doorsal wrote:Hi Noah,
Thank you for hosting this awesome thread, its a great idea.
I recently bought one of your RC books and am working through. Thats my weakest section and the book has been great at helping me conceptualize how to approach the section.
So in the book it mentions that you should identify the argument of the passage and then hang the rest of the pieces in the passage around that. As is mentioned in the book, sometimes you cant tell the role a piece is playing until you find the argument. In those situations where the argument is in the last parts of the passage, does this mean you would have to go back and read the passage again to hang the pieces?
Put differently, should my approach be 1) Scan until I find argument and then 2) Return to top and hang the various pieces around it.
Finally, are your ebooks unprintable? I saw this question asked earlier but didn't spot the final word on it.
First, the easy one - ebooks are unprintable. If you're looking to save a buck, see if one of our books is available used on Amazon.
As for the whether to scan for the argument and then return, good question. In short, no. Instead, take 10-15 seconds at the end of reading the passage and build a "passage map" - say to yourself what happened in each part of the passage. This should be enough to allow you to re-categorize information from early paragraphs if your understanding of the passage radically changes towards the end. Scanning to look for the argument (or "scale") would be tough, because sometimes it'd be hard to spot outside of the context of what you've read. Overall, you're aiming for an engaged reading stance, where you're actively reading, and that sort of read should allow you to skip any need to go back when you're done.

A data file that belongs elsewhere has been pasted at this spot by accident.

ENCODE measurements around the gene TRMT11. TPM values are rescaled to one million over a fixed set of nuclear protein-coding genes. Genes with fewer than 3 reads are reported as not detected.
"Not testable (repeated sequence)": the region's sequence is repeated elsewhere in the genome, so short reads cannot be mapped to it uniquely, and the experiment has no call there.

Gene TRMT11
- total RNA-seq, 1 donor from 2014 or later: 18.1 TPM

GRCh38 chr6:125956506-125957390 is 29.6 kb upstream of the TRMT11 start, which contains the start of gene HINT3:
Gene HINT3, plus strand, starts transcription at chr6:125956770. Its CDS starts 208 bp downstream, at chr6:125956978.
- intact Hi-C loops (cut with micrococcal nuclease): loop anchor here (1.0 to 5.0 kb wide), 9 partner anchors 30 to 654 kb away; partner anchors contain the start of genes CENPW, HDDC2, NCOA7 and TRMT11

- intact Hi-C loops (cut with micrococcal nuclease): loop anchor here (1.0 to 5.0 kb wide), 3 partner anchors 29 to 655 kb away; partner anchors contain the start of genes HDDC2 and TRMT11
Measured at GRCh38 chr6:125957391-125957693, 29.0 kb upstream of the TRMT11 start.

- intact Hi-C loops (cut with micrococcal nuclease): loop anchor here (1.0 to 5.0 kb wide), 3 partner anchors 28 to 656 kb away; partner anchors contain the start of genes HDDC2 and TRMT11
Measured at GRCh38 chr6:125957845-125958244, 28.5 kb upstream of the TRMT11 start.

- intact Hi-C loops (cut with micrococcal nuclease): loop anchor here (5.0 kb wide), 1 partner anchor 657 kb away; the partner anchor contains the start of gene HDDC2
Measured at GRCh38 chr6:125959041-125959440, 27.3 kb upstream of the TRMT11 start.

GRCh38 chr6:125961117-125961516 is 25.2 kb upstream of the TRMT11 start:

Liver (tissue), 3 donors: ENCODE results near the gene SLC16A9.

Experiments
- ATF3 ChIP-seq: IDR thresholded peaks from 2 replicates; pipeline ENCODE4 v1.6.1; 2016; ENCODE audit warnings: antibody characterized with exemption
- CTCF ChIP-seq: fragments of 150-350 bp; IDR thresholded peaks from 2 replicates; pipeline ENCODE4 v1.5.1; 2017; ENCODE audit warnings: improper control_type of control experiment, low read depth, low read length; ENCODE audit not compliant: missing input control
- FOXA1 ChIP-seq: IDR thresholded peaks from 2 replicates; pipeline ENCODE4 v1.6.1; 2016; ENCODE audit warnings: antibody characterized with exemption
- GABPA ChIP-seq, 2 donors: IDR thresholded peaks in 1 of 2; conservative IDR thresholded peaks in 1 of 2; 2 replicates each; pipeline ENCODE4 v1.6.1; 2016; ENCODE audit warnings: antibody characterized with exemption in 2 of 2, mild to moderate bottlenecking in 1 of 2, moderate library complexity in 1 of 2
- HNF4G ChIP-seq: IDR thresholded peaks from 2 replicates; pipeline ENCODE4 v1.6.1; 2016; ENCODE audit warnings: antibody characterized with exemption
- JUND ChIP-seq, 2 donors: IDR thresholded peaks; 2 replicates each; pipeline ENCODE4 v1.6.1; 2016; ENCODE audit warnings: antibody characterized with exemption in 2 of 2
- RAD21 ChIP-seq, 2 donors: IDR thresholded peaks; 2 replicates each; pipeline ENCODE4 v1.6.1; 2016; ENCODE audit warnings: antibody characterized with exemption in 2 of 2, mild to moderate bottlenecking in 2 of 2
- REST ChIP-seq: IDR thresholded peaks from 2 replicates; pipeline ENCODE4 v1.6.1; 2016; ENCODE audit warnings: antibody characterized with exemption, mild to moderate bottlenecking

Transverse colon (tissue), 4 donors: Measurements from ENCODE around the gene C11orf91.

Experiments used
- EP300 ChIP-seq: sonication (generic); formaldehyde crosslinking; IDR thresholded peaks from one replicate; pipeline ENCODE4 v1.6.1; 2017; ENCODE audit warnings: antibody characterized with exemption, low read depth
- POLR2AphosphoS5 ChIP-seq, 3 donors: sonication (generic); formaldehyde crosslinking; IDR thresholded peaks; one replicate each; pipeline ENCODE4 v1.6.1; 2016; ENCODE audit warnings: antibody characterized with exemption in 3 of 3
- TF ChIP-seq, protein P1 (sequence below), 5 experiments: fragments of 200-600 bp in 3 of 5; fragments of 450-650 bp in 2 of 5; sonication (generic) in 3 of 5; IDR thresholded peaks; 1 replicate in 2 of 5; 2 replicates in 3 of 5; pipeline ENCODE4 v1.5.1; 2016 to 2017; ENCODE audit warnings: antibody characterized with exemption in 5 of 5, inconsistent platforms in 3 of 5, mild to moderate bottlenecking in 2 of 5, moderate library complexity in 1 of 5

One scanning technique that one of our teachers recommends (and I'm now stealing) is to start the ready by spending a few seconds noticing what is being discussed in the first sentence of each paragraph. He likes this b/c the LSAT is one of the few times where you start reading something without having any idea what you're reading. Those few seconds gives him a context--"oh, I'm reading about dinosaurs." See if you like that technique.
Tell me if that doesn't clear it up.